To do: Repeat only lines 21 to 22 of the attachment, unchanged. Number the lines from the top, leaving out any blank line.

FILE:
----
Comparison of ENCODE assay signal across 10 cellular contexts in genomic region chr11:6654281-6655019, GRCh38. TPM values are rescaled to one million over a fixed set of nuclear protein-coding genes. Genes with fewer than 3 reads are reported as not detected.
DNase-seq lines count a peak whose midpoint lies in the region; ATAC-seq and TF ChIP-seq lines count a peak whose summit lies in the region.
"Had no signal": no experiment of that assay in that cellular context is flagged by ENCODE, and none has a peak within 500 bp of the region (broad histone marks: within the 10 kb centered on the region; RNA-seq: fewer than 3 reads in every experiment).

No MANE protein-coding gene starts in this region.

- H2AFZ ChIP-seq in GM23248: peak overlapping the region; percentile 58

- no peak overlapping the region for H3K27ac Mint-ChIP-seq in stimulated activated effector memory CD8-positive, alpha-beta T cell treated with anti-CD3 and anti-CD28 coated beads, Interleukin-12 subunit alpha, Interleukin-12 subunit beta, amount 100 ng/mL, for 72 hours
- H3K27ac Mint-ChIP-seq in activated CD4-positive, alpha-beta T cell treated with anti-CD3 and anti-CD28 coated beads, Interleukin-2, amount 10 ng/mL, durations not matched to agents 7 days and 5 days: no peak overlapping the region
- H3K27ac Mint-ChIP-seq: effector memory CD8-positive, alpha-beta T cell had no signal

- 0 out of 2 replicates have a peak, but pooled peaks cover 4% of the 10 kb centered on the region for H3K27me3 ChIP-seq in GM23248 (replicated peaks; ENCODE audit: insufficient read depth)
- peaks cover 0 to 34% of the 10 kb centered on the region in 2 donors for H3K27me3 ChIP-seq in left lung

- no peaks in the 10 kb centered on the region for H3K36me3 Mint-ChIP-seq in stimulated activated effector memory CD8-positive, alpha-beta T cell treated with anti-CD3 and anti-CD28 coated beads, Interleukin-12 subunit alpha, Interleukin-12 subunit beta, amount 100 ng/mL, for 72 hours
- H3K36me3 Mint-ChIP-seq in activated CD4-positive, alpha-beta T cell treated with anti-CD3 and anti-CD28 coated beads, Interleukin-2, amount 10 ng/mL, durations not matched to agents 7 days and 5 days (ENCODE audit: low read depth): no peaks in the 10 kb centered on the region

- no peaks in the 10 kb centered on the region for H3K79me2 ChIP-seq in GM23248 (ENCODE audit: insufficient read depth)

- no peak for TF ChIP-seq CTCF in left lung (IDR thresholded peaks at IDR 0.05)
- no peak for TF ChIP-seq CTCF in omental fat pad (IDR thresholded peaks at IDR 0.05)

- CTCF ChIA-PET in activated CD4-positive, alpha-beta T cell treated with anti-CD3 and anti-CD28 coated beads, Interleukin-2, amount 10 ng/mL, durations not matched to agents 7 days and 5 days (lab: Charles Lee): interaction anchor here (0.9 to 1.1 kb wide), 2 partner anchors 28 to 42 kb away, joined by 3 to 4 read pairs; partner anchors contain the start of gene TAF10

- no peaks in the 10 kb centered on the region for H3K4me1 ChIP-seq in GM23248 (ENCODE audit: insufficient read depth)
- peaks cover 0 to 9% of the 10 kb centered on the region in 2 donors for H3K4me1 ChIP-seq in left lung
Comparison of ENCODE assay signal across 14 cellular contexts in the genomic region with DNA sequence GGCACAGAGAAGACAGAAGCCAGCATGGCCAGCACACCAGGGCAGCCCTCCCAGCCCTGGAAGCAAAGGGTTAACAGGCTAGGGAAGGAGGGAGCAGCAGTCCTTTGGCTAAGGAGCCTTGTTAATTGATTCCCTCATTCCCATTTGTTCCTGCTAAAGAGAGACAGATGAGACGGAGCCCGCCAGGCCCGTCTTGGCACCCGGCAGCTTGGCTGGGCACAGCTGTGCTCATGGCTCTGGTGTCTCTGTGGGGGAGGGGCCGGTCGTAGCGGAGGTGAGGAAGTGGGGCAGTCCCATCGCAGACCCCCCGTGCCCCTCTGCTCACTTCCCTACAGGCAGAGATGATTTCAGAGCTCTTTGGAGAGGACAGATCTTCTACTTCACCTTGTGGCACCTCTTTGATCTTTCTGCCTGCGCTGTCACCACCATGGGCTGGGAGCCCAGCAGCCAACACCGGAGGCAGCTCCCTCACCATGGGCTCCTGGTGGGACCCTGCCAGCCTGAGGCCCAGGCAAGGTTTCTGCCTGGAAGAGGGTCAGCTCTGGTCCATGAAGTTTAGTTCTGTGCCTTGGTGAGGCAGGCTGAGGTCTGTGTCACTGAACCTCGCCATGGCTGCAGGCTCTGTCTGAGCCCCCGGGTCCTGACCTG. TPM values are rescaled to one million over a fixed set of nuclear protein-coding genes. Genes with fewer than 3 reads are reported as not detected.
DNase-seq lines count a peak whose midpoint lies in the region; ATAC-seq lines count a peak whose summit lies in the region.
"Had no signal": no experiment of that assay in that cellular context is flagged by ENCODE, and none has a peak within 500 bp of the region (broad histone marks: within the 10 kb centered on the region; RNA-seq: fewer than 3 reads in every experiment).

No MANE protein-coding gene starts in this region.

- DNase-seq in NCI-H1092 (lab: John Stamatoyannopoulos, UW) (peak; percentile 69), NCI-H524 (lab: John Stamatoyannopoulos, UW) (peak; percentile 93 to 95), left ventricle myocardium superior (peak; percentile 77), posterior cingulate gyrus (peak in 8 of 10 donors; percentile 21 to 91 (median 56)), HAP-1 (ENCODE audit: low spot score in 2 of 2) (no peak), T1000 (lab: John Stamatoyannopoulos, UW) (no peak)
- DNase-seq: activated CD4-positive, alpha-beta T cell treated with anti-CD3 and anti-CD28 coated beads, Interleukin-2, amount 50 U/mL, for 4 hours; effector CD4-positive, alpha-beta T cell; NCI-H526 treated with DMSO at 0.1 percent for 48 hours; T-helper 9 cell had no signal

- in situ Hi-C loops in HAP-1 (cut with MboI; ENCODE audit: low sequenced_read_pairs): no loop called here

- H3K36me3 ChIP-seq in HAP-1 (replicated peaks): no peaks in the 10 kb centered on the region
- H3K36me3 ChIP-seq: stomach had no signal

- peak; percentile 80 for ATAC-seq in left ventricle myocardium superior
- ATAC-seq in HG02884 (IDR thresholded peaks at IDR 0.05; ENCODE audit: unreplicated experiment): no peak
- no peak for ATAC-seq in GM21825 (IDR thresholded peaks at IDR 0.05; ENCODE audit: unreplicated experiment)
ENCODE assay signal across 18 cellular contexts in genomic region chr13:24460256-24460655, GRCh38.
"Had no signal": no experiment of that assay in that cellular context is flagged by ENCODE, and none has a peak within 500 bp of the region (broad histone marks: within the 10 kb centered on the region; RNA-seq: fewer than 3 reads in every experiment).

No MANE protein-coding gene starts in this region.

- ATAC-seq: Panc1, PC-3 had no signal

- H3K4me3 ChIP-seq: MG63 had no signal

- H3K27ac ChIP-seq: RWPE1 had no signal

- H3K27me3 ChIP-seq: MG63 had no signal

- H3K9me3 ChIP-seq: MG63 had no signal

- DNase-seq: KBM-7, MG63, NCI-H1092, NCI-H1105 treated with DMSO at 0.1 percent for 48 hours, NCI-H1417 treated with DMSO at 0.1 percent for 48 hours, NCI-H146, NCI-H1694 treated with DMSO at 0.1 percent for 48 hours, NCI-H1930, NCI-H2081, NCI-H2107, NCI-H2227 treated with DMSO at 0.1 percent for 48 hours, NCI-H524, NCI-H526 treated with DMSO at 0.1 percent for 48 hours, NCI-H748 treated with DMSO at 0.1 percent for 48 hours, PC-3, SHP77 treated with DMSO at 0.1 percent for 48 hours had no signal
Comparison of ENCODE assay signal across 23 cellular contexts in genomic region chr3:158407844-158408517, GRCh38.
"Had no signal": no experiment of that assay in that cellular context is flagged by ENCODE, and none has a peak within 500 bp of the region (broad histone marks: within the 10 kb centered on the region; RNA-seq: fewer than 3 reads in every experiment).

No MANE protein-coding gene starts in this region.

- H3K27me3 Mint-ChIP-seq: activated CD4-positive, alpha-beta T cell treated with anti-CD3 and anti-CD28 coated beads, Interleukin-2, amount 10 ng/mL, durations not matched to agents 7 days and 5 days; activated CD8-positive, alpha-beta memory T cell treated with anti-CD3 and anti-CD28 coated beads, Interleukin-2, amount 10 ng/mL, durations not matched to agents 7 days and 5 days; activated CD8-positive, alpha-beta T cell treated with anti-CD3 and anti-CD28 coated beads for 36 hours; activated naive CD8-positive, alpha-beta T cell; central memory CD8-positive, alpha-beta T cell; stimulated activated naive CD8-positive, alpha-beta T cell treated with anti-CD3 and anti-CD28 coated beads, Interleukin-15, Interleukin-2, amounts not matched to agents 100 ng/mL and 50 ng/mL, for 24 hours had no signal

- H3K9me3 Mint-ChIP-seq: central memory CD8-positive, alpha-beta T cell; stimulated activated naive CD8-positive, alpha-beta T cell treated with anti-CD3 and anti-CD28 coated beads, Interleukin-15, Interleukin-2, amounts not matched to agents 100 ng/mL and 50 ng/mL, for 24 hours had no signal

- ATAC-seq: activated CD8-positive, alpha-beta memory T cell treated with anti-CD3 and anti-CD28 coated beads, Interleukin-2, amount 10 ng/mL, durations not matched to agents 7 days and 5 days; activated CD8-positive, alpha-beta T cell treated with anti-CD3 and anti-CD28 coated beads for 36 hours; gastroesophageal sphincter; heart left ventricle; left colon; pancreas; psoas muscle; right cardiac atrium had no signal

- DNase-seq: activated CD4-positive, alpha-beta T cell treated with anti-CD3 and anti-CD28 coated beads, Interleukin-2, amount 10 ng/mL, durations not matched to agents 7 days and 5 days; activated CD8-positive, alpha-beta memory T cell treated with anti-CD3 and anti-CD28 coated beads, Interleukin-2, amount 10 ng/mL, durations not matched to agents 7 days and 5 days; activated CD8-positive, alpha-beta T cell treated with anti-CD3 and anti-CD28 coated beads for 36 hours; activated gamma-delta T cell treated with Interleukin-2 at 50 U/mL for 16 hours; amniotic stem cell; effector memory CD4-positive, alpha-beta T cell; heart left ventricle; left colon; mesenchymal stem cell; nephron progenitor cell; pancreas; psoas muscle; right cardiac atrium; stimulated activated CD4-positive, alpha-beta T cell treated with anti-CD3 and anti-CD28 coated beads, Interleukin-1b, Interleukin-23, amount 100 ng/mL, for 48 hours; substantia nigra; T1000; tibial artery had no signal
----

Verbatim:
"Had no signal": no experiment of that assay in that cellular context is flagged by ENCODE, and none has a peak within 500 bp of the region (broad histone marks: within the 10 kb centered on the region; RNA-seq: fewer than 3 reads in every experiment).

No MANE protein-coding gene starts in this region.